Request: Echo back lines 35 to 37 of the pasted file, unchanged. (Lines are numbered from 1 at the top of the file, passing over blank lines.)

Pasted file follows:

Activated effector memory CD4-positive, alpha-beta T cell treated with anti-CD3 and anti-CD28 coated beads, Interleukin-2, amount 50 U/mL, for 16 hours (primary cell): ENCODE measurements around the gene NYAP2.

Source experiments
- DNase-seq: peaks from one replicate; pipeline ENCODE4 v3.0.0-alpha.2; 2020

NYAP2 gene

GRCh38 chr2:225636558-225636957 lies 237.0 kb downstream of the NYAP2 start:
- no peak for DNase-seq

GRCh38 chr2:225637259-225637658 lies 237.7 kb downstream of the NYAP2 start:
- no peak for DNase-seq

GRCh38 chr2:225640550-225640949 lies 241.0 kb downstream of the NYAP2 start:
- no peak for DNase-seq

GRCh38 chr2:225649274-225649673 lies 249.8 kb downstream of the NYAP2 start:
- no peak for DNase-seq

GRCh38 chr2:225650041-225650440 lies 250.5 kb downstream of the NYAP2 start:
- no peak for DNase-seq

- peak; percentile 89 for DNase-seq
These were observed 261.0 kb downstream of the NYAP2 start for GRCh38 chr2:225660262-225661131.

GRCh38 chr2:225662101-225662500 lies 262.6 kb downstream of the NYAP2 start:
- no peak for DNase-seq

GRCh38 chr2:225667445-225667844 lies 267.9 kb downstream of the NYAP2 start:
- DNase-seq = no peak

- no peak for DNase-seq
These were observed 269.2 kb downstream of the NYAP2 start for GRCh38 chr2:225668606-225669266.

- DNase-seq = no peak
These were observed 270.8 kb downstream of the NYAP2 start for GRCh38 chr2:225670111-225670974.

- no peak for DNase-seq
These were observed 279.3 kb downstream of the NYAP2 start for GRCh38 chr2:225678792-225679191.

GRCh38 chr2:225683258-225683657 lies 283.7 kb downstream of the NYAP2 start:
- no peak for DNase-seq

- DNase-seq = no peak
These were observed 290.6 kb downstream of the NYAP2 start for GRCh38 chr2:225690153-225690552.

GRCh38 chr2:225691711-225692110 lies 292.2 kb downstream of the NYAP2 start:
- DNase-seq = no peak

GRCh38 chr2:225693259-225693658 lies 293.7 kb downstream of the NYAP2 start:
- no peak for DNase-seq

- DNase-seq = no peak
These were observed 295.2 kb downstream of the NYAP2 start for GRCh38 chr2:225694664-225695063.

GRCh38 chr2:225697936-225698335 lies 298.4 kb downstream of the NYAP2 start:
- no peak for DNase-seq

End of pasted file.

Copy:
- DNase-seq = no peak
These were observed 295.2 kb downstream of the NYAP2 start for GRCh38 chr2:225694664-225695063.

GRCh38 chr2:225697936-225698335 lies 298.4 kb downstream of the NYAP2 start: